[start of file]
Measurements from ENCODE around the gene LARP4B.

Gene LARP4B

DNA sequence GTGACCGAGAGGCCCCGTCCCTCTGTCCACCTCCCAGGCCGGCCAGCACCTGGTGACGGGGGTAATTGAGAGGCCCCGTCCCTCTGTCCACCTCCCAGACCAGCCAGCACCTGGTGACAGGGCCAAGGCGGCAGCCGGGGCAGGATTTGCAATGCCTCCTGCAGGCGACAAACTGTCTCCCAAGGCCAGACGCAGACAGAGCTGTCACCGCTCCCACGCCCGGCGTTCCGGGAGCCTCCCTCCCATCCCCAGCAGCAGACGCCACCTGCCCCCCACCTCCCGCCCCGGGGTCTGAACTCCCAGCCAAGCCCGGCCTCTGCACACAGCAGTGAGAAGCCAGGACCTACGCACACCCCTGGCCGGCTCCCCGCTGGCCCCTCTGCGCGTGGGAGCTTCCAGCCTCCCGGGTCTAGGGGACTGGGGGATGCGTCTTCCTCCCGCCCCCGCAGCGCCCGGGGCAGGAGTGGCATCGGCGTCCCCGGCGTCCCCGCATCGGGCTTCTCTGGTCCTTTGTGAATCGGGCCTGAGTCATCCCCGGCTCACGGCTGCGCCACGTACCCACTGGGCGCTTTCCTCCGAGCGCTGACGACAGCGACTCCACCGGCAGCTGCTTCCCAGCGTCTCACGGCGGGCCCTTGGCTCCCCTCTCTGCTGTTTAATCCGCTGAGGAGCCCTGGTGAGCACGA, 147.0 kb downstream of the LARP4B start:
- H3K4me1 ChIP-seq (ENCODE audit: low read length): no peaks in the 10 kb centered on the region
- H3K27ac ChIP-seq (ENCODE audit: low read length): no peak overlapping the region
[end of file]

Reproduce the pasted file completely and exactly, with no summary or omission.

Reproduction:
Measurements from ENCODE around the gene LARP4B.

Gene LARP4B

DNA sequence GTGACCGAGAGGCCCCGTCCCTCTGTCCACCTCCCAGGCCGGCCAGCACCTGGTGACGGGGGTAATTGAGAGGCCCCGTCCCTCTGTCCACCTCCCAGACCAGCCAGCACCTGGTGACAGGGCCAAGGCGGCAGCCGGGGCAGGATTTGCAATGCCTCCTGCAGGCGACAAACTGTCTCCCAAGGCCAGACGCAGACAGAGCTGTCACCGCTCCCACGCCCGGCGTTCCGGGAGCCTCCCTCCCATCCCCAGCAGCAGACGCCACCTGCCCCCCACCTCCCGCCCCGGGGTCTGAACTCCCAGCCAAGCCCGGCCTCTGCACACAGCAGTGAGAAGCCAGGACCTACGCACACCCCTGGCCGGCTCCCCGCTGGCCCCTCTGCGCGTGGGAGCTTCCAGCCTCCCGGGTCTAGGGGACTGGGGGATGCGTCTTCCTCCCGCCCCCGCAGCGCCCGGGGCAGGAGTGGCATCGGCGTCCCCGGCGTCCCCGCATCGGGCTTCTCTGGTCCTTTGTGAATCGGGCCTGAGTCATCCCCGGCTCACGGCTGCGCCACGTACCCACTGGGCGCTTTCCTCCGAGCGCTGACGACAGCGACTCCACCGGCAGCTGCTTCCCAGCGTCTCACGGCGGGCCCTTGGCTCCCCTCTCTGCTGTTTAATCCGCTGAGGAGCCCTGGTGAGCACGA, 147.0 kb downstream of the LARP4B start:
- H3K4me1 ChIP-seq (ENCODE audit: low read length): no peaks in the 10 kb centered on the region
- H3K27ac ChIP-seq (ENCODE audit: low read length): no peak overlapping the region